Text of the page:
Hormone Imbalances And Pain

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Nearly 100 million Americans suffer from chronic pain, with more than 26 million between the ages of 20 and 64 reporting frequent low back pain . There can be many causes of pain including injury, infection, arthritis, nerve damage etc. However, for many people there is an underlying inflammatory component with any condition that not only adds to ongoing pain and suffering, but prevents healing and tissue repair. Inflammation can be thought of as the body saying, Somethings not right here, lets focus our efforts to fix it. Many people think about testing their hormones for ongoing symptoms such as low libido, hot flashes, or even fatigue, but chronic pain and inflammation can also be signs of imbalances in hormones including estrogen, progesterone, testosterone and cortisol. Lets break down the roles that hormones may play as they relate to pain, especially if those hormones are allowed to remain unbalanced.

Estradiol:Estrogen deficiency, or having lower than optimal estrogen levels, has been repeatedly linked to osteoarthritis as estrogens influence the way joint tissues help with bone production and re-building, promoting muscle growth as well as decreasing muscle breakdown. Estradiol has been shown to protect joints from weakening, protect against osteoarthritis, and reduce the likelihood of joint replacement.



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Estrogen And Joint Pain Controversies

The medical community is not in full agreement that low levels of estrogen contributes to or worsens osteoarthritis conditions in menopausal or post-menopausal women. In 2010 one paper discussed this controversy:

is experienced by more then half of the women around the time of menopause. The causes of joint pain in postmenopausal women can be difficult to determine as the period of menopause coincides with rising incidence of chronic rheumatic conditions such as osteoarthritis. Nevertheless, prevalence of arthralgia does appear to increase in women with menopausal transition and is thought to result from reduction in levels. . . Hormone replacement therapy has been shown to have some benefit in alleviating arthralgia associated with menopausal transition, and can be considered in women who report distressing vasomotor symptoms. Simple analgesia, weight loss and physical exercise should be encouraged particularly in women with underlying osteoarthritis. Finally, other factors commonly associated with chronic pain and menopausal transition such as fatigue, poor sleep, sexual dysfunction and depression need to be addressed.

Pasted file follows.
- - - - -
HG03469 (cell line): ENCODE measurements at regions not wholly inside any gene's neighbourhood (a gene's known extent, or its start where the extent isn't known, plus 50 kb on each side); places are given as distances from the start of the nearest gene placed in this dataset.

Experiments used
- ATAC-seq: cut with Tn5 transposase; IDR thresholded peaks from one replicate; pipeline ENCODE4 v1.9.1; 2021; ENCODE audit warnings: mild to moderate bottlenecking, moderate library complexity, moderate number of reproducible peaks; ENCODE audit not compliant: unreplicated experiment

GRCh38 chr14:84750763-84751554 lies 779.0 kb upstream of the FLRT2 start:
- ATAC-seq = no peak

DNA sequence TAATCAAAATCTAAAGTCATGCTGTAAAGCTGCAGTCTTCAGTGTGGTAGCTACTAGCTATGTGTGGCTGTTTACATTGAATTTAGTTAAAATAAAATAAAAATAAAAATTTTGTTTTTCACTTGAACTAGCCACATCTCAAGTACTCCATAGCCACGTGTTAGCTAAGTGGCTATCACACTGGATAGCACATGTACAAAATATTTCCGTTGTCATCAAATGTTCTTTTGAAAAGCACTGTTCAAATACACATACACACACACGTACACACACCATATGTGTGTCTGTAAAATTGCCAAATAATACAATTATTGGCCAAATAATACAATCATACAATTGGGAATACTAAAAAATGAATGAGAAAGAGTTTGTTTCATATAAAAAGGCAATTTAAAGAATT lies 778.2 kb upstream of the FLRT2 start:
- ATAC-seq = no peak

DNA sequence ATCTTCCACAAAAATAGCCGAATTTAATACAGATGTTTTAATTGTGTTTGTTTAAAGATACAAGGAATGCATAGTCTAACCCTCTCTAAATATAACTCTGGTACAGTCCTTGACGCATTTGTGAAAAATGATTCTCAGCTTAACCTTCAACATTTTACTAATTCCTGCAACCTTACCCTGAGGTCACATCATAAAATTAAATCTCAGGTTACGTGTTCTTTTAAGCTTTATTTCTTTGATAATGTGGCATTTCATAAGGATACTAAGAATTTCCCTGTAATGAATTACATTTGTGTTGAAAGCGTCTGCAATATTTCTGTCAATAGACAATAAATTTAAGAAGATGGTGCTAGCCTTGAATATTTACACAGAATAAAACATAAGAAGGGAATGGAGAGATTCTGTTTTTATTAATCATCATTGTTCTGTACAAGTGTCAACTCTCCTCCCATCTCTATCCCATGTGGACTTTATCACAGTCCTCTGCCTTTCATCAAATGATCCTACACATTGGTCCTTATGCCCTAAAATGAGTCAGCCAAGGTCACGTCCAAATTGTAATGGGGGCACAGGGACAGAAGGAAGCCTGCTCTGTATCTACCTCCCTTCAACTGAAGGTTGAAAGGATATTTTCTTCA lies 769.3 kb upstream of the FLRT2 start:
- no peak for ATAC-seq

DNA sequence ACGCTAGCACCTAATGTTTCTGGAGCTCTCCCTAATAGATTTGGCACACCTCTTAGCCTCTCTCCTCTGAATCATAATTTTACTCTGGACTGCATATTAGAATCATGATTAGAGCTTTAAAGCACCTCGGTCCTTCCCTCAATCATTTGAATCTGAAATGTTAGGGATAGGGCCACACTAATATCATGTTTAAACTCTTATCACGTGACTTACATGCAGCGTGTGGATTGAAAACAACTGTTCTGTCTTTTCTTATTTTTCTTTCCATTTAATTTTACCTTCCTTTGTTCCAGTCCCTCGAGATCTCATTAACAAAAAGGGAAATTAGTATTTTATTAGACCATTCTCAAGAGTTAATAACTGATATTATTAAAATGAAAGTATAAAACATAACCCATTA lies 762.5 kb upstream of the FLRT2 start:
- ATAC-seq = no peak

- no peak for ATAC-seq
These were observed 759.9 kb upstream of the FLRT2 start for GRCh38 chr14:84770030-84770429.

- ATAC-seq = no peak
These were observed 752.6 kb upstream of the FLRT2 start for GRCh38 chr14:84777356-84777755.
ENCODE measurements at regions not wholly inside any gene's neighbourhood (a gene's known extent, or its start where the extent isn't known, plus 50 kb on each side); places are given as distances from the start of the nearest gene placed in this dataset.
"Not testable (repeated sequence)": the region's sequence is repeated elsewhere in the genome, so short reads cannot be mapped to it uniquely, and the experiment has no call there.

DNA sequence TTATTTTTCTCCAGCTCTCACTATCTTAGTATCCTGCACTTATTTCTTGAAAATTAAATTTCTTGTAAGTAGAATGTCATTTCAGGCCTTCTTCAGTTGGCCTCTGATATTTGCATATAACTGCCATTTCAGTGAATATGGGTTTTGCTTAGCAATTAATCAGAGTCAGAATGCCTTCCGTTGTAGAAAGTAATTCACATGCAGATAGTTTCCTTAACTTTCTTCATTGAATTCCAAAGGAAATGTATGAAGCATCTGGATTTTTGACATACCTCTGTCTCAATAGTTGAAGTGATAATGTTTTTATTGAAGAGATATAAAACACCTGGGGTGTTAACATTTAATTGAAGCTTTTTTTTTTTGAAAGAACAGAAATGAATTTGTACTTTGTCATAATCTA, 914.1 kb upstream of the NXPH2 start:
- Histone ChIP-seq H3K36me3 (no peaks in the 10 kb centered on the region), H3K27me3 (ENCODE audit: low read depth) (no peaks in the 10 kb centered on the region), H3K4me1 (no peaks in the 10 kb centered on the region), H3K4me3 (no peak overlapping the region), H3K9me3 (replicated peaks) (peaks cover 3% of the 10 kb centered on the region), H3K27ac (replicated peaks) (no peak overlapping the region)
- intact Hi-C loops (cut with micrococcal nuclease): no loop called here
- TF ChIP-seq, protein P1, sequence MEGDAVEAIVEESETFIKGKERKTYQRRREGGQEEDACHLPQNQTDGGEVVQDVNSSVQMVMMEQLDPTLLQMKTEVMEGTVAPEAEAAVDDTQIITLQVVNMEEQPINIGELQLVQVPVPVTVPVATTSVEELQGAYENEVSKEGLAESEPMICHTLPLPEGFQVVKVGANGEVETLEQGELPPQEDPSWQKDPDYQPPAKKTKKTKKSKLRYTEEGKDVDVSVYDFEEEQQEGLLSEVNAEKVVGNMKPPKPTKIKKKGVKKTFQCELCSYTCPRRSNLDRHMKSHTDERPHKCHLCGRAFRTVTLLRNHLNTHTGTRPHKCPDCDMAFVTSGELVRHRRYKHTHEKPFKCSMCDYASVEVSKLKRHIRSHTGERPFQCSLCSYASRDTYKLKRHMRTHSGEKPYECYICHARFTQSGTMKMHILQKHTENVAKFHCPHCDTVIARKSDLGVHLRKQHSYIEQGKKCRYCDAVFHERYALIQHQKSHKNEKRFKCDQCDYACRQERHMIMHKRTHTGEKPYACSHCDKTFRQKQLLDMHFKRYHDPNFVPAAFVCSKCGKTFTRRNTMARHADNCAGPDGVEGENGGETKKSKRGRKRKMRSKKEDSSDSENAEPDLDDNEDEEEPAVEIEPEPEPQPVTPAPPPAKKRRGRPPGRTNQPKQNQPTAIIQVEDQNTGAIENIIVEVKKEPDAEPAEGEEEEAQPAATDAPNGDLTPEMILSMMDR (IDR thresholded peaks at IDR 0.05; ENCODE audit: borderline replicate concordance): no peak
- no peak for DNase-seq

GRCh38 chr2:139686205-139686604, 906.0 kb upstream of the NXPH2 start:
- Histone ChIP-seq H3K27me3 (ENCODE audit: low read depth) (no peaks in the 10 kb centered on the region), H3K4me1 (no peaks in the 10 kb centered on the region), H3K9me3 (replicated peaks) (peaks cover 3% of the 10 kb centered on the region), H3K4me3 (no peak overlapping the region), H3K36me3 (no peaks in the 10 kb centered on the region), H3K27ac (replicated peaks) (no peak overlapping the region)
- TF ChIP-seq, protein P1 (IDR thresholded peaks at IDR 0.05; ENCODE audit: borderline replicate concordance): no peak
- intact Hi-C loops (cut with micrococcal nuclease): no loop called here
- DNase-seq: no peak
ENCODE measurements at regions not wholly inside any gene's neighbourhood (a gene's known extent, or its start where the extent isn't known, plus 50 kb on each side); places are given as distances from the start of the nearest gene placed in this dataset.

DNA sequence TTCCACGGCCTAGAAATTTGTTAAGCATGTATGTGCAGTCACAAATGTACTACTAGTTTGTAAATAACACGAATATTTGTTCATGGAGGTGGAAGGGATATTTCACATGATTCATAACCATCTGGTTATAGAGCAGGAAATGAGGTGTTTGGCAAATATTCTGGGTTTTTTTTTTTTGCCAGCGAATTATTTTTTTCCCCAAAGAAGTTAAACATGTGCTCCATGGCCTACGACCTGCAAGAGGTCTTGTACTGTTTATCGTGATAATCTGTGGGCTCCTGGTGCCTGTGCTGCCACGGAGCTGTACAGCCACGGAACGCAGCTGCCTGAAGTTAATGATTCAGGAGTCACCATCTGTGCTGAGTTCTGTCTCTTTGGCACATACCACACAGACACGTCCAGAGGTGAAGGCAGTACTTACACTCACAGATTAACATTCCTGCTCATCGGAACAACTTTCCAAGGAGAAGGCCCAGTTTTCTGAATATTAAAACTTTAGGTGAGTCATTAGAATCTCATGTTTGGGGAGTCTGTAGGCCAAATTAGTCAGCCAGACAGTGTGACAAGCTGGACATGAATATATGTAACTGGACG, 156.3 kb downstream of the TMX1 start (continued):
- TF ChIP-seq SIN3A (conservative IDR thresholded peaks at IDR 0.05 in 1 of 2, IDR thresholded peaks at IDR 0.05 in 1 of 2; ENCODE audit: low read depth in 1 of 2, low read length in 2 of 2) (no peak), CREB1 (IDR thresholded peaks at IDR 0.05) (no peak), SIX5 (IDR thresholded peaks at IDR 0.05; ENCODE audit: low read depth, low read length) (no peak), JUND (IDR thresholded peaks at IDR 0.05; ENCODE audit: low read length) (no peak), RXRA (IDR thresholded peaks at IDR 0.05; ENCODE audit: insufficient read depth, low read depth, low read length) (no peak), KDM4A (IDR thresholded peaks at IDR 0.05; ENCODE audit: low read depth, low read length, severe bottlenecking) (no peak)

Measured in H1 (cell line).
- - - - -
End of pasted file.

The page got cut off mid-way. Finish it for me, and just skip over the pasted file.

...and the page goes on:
Exercise For Menopause Joint Pain

If you experience menopause joint pain, you may be tempted to limit your movements. It may feel counter-intuitive at first, but the experts recommend staying as physically active as possible.

Lee says: “Move! Motion is lotion, and if this is managed and progressed slowly it can be an effective tool for pain management.”

Why: “Unfortunately, weight gain is also a common side effect of menopause, and increased weight can have a detrimental effect on joint and muscle pain due to increased load. Therefore, weight management is a key part of managing joint pain.”

What: “There are lots of forms of exercise that can help with pain as well as other menopause symptoms. An effective ‘menopause friendly’ programme should consist of endurance, strength/resistance, and balance exercises.”

Clare says: “It is best to be as active as possible and most of all enjoy your sports.”

Why: “Weight-bearing exercises will strengthen your musculoskeletal system which will help to alleviate joint aches and pains, protect brittle bones, and may prevent osteoporosis.”


Why: “When the female body is pushed too hard, it goes into adrenal stress and this creates havoc in the incredibly engineered yet delicate hormonal balance.”

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How Can Hormone Replacement Therapy Help With Osteoarthritis

Physicians have access to a growing variety of FDA-approved bioidentical hormones, which are identical on a molecular level to those found naturally in the body. Women who have had a hysterectomy are treated with estrogen alone. On the other hand, women with a uterus need progesterone as part of their therapy.

The effectiveness of HRT on osteoarthritis may depend on when treatment is begun. For example, women who are experiencing early symptoms of joint pain and inflammation who are considered to be at a higher risk of developing OA may benefit from a lower dose treatment .